Casey McCoy, with the Nebraska Forest Service, says he puts little stock in long-range forecasts and says your odds of predicting a wildfire season would be just as good as flipping a coin.
“We could have a very, very dry summer and especially out in the western part of the state, if it’s really dry out there, the prime cause of fires out there would be lightning strikes in the summertime,” McCoy says. “We could have very dry conditions and not get the lightning storms, not get the dry thunderstorms and they may not have anything.”
The year ahead “has the potential” to be a very bad one for brushfires, he says, based on how 2014 started out.
McCoy says, “I’m also on a volunteer fire department and my fire department had more wildfire runs in January than we had in all of 2013.”
Some are already making comparisons of conditions this year to 2012, the worst fire year on record for Nebraska. He’s hoping they’re wrong and there’s not a repeat, but it could still go either way.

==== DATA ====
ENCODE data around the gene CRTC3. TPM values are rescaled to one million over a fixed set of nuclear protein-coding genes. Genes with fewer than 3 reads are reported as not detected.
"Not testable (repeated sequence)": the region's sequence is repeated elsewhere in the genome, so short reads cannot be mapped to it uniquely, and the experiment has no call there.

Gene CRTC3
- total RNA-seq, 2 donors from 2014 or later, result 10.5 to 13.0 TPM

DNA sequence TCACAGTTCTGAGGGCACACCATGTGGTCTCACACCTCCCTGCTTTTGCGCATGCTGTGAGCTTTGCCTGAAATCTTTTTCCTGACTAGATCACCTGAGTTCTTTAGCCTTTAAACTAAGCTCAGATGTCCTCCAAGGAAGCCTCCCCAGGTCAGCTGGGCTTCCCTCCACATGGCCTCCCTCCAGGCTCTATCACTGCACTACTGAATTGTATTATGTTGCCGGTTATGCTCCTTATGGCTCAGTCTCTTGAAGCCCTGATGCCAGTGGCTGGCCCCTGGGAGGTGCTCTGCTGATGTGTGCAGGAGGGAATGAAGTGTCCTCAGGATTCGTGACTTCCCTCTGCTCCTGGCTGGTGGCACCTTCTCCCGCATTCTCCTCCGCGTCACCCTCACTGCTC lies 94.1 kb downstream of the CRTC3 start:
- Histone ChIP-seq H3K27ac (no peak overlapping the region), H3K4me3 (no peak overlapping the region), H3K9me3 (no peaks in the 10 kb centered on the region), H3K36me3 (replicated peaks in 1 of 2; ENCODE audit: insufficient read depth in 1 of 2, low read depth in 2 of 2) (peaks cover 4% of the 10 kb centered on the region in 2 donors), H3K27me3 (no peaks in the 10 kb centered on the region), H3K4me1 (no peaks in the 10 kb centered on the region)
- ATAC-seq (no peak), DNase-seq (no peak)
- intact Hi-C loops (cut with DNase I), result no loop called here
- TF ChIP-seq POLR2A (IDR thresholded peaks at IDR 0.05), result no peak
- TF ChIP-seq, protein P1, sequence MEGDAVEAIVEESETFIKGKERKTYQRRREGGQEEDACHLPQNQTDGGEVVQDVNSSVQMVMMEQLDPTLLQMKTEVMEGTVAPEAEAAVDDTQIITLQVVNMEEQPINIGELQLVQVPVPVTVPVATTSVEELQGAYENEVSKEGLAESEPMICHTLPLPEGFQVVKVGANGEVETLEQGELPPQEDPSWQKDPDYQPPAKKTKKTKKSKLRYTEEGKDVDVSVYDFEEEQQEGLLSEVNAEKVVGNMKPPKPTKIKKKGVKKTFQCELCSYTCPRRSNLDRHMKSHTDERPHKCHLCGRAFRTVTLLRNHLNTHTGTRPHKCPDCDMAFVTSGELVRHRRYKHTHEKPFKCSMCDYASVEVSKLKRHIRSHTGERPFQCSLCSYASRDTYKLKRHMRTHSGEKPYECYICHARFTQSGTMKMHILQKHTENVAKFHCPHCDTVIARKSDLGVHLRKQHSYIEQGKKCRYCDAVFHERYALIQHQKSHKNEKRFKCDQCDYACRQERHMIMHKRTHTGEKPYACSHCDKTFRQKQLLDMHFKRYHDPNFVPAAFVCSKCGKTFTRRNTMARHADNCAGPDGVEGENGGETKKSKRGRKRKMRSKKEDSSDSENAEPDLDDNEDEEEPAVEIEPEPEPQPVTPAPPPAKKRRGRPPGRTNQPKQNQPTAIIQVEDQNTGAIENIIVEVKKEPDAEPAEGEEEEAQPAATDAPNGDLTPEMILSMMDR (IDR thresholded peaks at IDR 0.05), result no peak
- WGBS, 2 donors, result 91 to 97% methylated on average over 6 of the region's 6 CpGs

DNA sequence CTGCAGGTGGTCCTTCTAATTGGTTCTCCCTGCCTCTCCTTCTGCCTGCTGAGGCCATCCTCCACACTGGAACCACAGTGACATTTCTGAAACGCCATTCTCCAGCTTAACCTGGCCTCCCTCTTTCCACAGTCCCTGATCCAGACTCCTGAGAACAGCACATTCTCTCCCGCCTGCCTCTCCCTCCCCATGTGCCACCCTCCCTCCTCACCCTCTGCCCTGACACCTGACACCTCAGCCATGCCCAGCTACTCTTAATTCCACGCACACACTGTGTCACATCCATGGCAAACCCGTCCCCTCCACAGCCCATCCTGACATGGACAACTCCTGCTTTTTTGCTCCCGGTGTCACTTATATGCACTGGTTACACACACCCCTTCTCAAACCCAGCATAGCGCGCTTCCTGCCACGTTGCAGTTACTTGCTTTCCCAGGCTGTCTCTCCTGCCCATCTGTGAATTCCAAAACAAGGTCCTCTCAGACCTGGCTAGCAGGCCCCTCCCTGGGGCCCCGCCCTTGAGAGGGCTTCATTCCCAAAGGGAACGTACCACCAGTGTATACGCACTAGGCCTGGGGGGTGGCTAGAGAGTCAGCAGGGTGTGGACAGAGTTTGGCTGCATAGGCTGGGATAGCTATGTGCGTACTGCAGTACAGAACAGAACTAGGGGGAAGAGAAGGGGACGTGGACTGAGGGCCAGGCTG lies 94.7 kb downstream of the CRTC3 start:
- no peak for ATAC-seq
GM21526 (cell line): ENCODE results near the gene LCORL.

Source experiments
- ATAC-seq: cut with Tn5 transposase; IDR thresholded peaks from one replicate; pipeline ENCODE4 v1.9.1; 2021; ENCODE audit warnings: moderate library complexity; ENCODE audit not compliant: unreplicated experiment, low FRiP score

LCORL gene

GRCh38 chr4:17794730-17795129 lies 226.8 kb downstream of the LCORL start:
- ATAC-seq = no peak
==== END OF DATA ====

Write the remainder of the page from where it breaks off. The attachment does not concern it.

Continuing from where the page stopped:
“In the places where we still have tall-standing dead grass, we could still have another month or two of busy fire season here,” McCoy says. “Typically, the way it works is, it transitions from the eastern part of the state in the spring to the western and north-central parts of the state in the summertime and then it comes back down here in the fall.”
In 2012, there were almost a half-million acres burned, 65 structures lost and about 12-million dollars in fire suppression costs.